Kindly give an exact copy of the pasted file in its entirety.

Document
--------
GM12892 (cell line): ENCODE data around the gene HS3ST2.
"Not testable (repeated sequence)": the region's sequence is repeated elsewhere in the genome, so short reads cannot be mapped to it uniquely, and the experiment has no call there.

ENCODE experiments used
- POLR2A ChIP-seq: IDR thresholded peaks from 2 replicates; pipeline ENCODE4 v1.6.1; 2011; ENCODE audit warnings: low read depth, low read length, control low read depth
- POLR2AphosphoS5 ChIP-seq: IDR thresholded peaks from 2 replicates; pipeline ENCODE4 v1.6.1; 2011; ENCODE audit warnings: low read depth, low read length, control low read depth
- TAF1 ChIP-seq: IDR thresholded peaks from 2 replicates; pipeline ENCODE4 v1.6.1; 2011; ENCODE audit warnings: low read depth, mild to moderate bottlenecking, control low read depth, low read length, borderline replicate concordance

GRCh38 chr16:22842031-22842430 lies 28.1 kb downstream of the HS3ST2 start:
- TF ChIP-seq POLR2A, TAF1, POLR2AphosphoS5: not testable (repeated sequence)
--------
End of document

GM12892 (cell line): ENCODE data around the gene HS3ST2.
"Not testable (repeated sequence)": the region's sequence is repeated elsewhere in the genome, so short reads cannot be mapped to it uniquely, and the experiment has no call there.

ENCODE experiments used
- POLR2A ChIP-seq: IDR thresholded peaks from 2 replicates; pipeline ENCODE4 v1.6.1; 2011; ENCODE audit warnings: low read depth, low read length, control low read depth
- POLR2AphosphoS5 ChIP-seq: IDR thresholded peaks from 2 replicates; pipeline ENCODE4 v1.6.1; 2011; ENCODE audit warnings: low read depth, low read length, control low read depth
- TAF1 ChIP-seq: IDR thresholded peaks from 2 replicates; pipeline ENCODE4 v1.6.1; 2011; ENCODE audit warnings: low read depth, mild to moderate bottlenecking, control low read depth, low read length, borderline replicate concordance

GRCh38 chr16:22842031-22842430 lies 28.1 kb downstream of the HS3ST2 start:
- TF ChIP-seq POLR2A, TAF1, POLR2AphosphoS5: not testable (repeated sequence)